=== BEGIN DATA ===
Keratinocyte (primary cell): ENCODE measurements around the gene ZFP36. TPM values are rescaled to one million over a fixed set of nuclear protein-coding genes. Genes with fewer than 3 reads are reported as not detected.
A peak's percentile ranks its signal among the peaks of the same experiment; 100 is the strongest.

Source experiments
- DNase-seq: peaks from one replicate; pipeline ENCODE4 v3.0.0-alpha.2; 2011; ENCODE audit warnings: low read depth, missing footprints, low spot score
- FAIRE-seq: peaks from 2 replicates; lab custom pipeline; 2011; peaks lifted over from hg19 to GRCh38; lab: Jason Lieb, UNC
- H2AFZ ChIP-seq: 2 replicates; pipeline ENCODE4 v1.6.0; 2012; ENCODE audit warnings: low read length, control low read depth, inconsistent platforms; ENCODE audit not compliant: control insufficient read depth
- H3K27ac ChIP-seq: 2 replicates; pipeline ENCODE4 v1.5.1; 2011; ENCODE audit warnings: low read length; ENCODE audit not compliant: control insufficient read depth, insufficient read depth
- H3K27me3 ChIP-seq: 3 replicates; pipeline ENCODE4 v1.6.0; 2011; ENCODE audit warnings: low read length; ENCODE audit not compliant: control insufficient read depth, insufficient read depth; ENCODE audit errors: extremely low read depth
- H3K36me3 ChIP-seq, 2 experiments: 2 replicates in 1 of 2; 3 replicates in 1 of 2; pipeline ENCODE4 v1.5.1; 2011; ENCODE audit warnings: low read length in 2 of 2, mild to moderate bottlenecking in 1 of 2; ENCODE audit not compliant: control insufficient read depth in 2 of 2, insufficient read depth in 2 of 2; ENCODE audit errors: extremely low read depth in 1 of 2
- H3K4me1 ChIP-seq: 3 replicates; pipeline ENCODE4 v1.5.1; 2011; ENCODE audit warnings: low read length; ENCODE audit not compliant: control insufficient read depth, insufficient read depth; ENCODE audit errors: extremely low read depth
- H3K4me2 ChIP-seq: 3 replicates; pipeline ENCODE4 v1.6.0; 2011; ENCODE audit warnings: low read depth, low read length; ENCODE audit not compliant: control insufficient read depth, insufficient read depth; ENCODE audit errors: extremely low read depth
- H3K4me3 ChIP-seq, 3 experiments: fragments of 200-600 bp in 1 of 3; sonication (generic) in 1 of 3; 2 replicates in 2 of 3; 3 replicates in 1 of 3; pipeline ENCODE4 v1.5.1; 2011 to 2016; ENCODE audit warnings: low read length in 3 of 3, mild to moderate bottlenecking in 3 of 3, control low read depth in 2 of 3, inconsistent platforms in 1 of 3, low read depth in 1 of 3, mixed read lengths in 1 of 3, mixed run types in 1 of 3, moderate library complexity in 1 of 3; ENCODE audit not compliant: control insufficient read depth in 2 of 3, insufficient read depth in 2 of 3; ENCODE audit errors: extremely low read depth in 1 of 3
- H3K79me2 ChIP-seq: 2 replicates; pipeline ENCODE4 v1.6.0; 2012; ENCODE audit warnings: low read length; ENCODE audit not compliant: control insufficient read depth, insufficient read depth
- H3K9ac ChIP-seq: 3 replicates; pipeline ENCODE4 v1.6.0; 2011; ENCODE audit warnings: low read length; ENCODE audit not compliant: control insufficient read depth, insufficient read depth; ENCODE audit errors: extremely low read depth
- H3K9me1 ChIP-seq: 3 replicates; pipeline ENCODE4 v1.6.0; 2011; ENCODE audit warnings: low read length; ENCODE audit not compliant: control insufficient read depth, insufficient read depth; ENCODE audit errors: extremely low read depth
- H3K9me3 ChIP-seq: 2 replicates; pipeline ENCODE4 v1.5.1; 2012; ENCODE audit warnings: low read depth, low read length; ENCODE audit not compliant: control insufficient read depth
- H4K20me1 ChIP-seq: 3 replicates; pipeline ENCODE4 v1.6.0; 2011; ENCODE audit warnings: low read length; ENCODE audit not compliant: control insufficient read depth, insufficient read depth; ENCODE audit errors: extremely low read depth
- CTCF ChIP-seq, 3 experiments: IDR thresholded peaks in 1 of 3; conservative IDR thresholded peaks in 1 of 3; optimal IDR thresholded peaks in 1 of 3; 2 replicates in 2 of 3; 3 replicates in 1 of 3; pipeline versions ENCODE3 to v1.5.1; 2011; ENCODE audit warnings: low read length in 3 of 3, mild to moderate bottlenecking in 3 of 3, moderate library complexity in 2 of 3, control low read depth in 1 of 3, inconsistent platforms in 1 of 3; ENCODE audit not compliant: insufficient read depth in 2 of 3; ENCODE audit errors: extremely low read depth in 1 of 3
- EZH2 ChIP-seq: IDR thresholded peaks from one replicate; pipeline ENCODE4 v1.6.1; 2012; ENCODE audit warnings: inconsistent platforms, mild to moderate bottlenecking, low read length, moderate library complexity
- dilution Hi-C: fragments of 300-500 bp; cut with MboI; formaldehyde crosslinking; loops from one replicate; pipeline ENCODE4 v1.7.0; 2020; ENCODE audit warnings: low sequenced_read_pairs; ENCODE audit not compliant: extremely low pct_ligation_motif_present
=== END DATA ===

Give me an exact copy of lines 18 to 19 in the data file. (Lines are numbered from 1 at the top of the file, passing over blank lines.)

- CTCF ChIP-seq, 3 experiments: IDR thresholded peaks in 1 of 3; conservative IDR thresholded peaks in 1 of 3; optimal IDR thresholded peaks in 1 of 3; 2 replicates in 2 of 3; 3 replicates in 1 of 3; pipeline versions ENCODE3 to v1.5.1; 2011; ENCODE audit warnings: low read length in 3 of 3, mild to moderate bottlenecking in 3 of 3, moderate library complexity in 2 of 3, control low read depth in 1 of 3, inconsistent platforms in 1 of 3; ENCODE audit not compliant: insufficient read depth in 2 of 3; ENCODE audit errors: extremely low read depth in 1 of 3
- EZH2 ChIP-seq: IDR thresholded peaks from one replicate; pipeline ENCODE4 v1.6.1; 2012; ENCODE audit warnings: inconsistent platforms, mild to moderate bottlenecking, low read length, moderate library complexity